It seems that most the news in the IT outsourcing sector at the moment is in the public sector and most of this seems related to a transformation of IT outsourcing rather than an increase.

Could it be that the slowdown is related to a major transformation in the sector? And how much had the growing interest in cloud computing got to do with this?

I am interested in getting the views of readers so if you have any thoughts please feel free to post a comment in this blog.

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Cloud computing versus traditional outsourcing. Better or not?

Karl Flinders | No Comments
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Last week in a blog post I asked the question: Do you think cloud computing is more beneficial to a business than traditional outsourcing?

This was following an article I wrote about research commissioned by Google. It revealed that 64% said cloud computing is more beneficial than traditional outsourcing.

So far I have had 8 respondents. Half said yes and half said no.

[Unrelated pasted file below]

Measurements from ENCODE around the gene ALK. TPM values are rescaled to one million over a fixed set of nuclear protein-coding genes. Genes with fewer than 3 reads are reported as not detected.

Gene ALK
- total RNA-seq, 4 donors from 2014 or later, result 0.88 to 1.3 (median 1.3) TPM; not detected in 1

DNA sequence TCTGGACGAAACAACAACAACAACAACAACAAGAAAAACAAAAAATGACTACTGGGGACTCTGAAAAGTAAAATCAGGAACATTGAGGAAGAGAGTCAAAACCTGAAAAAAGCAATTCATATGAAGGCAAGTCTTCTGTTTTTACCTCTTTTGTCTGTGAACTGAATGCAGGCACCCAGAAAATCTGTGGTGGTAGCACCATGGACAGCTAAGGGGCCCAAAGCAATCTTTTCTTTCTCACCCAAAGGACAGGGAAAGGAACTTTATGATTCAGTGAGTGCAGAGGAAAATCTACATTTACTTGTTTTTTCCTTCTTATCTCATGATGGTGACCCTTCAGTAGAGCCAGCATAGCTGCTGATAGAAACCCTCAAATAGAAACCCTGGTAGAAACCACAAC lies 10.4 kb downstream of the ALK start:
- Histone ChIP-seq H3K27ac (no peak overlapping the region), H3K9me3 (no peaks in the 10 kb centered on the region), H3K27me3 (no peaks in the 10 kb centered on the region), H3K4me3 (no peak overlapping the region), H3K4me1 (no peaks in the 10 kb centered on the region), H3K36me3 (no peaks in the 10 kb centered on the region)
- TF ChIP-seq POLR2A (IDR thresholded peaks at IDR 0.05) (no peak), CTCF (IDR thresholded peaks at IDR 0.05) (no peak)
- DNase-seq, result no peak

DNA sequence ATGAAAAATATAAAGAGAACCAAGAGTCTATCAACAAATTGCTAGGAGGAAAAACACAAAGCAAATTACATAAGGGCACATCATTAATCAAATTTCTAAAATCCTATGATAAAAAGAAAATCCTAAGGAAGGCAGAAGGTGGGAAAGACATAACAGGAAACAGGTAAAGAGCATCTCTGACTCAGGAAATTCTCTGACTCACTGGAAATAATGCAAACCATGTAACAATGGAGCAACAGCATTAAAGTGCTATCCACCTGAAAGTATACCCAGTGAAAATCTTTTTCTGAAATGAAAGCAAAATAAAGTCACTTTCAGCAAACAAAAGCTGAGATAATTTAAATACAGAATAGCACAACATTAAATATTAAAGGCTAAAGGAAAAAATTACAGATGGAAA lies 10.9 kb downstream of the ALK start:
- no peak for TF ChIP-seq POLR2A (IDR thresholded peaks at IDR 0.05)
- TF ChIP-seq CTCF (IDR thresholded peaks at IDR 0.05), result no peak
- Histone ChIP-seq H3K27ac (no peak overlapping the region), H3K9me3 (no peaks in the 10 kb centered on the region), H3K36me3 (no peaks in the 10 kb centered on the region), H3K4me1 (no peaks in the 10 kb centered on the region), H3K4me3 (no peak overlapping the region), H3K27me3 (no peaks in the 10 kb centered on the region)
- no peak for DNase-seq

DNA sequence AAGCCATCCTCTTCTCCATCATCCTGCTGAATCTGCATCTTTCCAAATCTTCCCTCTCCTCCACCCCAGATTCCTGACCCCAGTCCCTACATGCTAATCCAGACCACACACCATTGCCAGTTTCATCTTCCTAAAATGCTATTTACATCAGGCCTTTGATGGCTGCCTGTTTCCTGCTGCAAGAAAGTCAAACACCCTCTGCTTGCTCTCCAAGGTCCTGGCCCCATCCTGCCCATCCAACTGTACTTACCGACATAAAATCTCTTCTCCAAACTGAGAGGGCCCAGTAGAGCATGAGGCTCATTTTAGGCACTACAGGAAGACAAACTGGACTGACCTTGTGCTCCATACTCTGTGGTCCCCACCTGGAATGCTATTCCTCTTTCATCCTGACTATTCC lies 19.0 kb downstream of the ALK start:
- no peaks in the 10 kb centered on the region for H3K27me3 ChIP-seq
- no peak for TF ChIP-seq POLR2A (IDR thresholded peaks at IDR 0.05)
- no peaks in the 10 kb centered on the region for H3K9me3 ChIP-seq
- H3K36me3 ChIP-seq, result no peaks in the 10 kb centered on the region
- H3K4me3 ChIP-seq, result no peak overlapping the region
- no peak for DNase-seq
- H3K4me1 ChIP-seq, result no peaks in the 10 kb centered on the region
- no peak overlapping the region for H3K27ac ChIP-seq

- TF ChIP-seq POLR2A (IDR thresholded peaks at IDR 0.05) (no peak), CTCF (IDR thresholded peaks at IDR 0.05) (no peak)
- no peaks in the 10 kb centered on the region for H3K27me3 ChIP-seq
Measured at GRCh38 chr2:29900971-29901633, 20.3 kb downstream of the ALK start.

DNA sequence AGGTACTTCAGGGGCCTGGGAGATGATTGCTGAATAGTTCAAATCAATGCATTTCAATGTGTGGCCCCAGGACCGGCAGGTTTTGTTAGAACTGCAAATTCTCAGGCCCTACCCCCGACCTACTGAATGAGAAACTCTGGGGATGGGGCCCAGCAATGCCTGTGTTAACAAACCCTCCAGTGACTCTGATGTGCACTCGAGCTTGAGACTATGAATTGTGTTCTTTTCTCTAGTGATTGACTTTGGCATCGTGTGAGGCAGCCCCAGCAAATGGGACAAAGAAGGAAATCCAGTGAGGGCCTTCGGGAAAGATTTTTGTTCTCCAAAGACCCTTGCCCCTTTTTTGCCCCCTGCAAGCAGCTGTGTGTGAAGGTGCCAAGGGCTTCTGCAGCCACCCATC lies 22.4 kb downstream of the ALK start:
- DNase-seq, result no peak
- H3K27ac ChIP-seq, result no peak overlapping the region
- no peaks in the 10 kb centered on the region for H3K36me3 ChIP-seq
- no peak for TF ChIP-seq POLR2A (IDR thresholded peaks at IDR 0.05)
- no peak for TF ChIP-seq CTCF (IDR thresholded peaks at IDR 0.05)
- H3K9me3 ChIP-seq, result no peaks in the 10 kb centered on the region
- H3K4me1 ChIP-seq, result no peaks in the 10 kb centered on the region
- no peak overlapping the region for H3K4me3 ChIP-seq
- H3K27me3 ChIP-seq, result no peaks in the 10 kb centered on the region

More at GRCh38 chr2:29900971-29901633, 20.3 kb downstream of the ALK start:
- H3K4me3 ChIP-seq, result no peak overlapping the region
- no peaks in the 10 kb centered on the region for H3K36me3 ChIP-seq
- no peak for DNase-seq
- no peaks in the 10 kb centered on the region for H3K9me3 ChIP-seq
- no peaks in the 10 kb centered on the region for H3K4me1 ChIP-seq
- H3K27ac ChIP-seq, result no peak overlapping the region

I also asked for people to give a reason for their answer.

The four that said no gave the following reasons:

1 - "Hidden costs and security get you every time"
2 - "It's a different way to achieve a contracted result. The means by which this result is achieved is of little interest, as long as it's supported by sufficient safeguards."
3 - "Data location and ensuring data protection can be a major issue for many businesses."
4 - "Client loses even more control than with outsourcing."

I want to write an analysis about this so would appreciate feedback from readers. Please take time to fill in the questionnaire below.

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About this Archive

This page is an archive of entries from April 2012 listed from newest to oldest.